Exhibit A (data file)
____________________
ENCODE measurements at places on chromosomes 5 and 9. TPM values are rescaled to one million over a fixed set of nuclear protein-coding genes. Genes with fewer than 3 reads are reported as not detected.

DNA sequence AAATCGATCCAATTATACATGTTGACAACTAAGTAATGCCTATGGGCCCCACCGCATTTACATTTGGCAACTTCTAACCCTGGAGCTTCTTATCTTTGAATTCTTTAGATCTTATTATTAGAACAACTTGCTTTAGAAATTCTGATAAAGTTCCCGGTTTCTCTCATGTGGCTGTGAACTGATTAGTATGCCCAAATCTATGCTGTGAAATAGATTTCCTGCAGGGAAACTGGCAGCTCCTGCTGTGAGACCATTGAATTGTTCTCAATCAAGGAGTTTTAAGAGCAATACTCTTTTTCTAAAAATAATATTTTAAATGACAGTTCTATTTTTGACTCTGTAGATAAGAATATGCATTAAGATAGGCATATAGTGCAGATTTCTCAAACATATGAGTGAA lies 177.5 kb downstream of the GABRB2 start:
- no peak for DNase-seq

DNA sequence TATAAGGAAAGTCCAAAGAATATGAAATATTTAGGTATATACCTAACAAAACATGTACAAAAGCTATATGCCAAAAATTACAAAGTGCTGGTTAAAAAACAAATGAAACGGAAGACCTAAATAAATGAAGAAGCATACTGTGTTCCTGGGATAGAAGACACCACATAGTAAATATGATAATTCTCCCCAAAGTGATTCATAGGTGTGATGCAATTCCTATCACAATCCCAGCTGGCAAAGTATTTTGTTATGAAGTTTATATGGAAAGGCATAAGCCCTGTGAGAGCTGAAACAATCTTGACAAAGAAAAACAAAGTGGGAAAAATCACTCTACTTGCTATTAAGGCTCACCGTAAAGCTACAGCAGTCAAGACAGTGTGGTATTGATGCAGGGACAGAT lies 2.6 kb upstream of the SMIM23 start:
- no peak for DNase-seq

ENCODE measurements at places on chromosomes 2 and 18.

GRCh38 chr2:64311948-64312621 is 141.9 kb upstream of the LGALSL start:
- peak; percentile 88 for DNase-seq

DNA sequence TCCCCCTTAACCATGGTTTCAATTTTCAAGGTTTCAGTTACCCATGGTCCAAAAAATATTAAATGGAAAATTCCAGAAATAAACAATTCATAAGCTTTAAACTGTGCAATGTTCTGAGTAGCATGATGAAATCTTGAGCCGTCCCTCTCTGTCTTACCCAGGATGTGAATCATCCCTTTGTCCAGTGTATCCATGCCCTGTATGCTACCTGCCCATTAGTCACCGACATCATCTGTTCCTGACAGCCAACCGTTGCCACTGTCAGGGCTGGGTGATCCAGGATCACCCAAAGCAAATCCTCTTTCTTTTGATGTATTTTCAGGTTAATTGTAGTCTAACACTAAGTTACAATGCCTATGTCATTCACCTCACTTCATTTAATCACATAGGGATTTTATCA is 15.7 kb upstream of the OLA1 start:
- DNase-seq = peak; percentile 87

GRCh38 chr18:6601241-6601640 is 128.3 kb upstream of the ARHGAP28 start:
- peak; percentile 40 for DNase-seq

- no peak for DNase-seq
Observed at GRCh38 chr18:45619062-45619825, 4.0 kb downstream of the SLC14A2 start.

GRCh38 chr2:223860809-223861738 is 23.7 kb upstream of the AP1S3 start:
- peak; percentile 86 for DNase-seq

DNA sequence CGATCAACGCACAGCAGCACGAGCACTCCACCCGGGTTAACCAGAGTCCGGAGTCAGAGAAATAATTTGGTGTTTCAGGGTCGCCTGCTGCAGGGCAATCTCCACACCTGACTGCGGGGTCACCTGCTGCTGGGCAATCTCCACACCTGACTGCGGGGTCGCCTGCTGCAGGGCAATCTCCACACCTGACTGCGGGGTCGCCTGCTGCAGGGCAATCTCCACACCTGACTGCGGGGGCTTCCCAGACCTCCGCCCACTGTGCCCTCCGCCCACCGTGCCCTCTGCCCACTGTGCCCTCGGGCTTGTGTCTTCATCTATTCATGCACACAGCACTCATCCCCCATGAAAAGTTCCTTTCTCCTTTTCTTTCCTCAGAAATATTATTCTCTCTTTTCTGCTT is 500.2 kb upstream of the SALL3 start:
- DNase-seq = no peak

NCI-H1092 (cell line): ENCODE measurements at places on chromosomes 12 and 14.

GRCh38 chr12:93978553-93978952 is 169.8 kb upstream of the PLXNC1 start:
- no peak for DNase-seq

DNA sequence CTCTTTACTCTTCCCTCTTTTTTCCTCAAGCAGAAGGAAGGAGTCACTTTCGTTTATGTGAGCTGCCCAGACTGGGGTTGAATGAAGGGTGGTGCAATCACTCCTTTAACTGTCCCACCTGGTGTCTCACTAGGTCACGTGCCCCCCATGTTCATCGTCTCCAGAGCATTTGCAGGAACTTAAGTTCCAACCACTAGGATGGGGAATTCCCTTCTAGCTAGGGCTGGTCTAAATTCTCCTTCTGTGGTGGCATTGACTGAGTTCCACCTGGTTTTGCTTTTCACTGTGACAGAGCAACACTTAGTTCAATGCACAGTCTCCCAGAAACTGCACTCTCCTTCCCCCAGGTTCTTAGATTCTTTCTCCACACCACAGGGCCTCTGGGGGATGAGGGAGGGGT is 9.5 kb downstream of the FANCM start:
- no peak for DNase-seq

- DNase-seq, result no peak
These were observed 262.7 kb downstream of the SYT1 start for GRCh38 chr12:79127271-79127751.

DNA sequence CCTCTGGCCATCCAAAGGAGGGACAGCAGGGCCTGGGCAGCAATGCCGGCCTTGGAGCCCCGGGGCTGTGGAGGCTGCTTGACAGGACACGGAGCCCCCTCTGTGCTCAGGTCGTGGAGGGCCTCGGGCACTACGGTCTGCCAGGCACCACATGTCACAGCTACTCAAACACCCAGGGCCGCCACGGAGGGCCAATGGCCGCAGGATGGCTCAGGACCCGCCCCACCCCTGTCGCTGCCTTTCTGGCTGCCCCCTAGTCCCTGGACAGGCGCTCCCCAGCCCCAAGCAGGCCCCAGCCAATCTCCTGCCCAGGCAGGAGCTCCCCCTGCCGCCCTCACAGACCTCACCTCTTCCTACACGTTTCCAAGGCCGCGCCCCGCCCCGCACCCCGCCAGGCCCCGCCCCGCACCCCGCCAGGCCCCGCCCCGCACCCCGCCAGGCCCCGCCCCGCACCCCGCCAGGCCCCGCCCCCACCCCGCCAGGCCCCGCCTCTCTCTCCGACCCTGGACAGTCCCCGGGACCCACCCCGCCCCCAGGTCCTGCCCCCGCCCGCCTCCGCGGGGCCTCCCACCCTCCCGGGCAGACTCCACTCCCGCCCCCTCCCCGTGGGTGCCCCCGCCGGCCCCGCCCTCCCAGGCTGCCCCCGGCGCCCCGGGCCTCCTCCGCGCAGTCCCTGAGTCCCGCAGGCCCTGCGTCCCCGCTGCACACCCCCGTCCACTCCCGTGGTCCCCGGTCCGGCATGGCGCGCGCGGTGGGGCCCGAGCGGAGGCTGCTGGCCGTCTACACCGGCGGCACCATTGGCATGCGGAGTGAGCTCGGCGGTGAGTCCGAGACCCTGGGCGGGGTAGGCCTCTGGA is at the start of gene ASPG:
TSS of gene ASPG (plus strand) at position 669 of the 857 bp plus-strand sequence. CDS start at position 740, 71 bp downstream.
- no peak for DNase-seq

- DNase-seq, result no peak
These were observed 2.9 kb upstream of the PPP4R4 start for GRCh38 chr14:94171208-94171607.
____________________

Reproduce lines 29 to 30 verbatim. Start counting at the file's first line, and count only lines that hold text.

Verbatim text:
- DNase-seq, result no peak
These were observed 2.9 kb upstream of the PPP4R4 start for GRCh38 chr14:94171208-94171607.